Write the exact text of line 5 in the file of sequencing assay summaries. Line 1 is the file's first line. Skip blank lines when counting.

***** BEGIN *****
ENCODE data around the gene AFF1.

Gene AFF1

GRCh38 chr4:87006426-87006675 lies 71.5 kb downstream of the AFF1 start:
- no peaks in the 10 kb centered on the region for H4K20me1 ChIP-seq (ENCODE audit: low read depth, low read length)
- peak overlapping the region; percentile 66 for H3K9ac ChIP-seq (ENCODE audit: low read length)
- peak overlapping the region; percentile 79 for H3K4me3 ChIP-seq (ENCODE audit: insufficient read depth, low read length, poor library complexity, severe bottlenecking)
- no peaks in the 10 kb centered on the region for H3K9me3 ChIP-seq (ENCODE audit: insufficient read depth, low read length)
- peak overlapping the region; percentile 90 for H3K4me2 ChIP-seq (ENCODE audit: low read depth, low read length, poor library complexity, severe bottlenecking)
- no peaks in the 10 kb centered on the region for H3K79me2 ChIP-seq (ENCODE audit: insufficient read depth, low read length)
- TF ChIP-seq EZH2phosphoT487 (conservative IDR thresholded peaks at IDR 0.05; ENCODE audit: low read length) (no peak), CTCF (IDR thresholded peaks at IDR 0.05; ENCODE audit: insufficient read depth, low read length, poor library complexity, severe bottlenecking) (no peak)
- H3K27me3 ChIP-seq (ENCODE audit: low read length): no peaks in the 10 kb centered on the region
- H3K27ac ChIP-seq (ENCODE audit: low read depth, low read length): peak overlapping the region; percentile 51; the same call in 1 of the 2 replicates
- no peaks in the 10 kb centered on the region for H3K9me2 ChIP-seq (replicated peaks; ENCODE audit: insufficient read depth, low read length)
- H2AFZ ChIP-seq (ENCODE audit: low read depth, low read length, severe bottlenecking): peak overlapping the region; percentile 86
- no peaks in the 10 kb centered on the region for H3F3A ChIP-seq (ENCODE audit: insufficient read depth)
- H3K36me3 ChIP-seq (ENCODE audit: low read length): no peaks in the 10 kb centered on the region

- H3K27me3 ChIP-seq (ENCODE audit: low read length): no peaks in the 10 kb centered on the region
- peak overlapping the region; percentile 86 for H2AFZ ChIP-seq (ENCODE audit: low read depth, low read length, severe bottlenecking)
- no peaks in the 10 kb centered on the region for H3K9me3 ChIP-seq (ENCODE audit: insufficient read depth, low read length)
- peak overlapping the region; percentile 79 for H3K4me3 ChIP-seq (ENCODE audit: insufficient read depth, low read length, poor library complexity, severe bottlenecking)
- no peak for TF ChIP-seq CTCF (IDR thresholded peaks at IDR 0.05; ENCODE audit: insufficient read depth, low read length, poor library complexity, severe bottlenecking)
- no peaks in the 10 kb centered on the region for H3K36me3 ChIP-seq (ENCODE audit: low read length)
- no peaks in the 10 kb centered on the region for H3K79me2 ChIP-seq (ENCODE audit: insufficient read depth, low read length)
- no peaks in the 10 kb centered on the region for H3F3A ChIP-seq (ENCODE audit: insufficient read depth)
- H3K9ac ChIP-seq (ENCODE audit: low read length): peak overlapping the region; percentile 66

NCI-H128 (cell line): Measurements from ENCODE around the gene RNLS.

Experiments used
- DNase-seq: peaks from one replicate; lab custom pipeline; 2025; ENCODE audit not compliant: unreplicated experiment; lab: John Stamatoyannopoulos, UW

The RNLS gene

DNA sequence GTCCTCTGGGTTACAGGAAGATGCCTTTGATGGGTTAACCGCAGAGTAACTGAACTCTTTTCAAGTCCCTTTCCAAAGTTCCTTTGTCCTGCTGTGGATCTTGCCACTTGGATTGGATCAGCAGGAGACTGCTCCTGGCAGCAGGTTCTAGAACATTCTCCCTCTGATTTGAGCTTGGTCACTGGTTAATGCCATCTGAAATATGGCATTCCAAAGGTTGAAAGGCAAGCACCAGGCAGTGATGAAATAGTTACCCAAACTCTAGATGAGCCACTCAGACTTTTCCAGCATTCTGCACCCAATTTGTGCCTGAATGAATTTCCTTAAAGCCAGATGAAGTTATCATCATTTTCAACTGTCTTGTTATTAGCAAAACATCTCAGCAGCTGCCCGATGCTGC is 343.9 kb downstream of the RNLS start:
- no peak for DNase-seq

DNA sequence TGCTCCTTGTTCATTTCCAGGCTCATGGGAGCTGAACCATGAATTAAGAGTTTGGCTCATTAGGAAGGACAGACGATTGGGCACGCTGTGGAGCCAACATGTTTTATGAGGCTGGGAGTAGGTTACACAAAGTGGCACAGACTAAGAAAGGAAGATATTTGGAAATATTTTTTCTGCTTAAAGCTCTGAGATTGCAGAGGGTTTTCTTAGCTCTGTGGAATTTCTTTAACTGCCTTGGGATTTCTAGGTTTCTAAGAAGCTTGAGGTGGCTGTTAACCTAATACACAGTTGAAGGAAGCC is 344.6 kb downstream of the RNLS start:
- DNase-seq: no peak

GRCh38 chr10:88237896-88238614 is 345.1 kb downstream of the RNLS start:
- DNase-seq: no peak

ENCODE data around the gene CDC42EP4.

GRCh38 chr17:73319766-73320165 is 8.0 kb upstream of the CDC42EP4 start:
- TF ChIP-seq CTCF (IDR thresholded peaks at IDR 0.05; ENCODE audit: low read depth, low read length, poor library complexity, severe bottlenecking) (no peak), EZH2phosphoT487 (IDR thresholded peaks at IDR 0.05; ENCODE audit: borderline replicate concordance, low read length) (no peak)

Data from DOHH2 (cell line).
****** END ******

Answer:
- peak overlapping the region; percentile 66 for H3K9ac ChIP-seq (ENCODE audit: low read length)